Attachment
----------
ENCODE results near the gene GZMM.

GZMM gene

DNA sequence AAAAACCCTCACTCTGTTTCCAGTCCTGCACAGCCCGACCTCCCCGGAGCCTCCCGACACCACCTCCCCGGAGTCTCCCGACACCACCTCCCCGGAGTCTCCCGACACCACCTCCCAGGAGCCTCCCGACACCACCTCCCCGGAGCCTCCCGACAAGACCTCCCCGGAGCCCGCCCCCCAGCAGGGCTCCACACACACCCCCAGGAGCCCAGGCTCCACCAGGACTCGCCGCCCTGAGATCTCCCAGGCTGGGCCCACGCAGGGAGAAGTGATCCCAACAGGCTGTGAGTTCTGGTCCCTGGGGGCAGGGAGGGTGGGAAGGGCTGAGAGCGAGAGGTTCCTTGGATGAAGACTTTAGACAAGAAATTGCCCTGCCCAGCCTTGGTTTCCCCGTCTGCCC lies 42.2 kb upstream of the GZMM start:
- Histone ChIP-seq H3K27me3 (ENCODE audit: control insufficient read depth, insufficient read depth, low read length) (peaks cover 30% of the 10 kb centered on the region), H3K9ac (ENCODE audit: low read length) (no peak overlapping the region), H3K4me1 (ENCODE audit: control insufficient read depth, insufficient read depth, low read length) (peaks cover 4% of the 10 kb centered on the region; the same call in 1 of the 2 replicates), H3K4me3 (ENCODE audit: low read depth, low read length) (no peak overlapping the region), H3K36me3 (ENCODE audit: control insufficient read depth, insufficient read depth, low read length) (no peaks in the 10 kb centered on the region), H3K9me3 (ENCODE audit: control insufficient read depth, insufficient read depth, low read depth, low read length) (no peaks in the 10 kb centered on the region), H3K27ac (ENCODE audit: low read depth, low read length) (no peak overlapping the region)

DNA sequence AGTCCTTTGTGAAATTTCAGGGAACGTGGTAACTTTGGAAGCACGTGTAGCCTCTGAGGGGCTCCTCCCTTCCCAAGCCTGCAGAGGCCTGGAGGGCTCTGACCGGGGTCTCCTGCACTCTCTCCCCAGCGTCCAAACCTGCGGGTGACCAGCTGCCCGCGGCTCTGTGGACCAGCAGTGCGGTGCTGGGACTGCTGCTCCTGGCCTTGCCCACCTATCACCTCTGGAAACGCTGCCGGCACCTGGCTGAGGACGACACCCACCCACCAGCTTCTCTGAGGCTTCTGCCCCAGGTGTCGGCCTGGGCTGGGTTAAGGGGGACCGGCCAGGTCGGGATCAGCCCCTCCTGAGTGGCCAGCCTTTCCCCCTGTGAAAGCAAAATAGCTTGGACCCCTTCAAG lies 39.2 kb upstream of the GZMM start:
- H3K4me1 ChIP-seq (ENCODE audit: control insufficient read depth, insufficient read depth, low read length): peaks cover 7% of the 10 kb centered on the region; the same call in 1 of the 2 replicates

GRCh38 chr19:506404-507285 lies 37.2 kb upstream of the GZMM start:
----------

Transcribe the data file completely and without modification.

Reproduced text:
ENCODE results near the gene GZMM.

GZMM gene

DNA sequence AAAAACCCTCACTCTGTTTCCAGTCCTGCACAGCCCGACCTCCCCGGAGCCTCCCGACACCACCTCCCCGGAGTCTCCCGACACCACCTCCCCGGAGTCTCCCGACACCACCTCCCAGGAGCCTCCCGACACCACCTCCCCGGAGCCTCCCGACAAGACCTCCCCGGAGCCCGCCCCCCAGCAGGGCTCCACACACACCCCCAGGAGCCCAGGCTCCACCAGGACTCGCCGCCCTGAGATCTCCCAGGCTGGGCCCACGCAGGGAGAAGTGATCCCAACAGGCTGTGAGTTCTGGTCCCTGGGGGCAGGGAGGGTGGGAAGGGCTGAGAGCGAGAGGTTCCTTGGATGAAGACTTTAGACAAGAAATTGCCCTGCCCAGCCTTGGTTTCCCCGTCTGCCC lies 42.2 kb upstream of the GZMM start:
- Histone ChIP-seq H3K27me3 (ENCODE audit: control insufficient read depth, insufficient read depth, low read length) (peaks cover 30% of the 10 kb centered on the region), H3K9ac (ENCODE audit: low read length) (no peak overlapping the region), H3K4me1 (ENCODE audit: control insufficient read depth, insufficient read depth, low read length) (peaks cover 4% of the 10 kb centered on the region; the same call in 1 of the 2 replicates), H3K4me3 (ENCODE audit: low read depth, low read length) (no peak overlapping the region), H3K36me3 (ENCODE audit: control insufficient read depth, insufficient read depth, low read length) (no peaks in the 10 kb centered on the region), H3K9me3 (ENCODE audit: control insufficient read depth, insufficient read depth, low read depth, low read length) (no peaks in the 10 kb centered on the region), H3K27ac (ENCODE audit: low read depth, low read length) (no peak overlapping the region)

DNA sequence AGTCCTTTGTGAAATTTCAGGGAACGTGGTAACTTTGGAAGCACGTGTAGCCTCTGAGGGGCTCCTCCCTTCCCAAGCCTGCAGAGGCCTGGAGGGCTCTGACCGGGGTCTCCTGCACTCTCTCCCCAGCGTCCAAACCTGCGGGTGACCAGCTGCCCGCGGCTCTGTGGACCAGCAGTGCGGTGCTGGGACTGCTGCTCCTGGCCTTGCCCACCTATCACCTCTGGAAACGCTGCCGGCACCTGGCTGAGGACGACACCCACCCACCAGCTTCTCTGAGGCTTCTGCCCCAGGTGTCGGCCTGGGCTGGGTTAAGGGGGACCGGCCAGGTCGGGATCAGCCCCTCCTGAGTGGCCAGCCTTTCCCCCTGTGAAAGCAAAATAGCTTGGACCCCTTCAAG lies 39.2 kb upstream of the GZMM start:
- H3K4me1 ChIP-seq (ENCODE audit: control insufficient read depth, insufficient read depth, low read length): peaks cover 7% of the 10 kb centered on the region; the same call in 1 of the 2 replicates

GRCh38 chr19:506404-507285 lies 37.2 kb upstream of the GZMM start: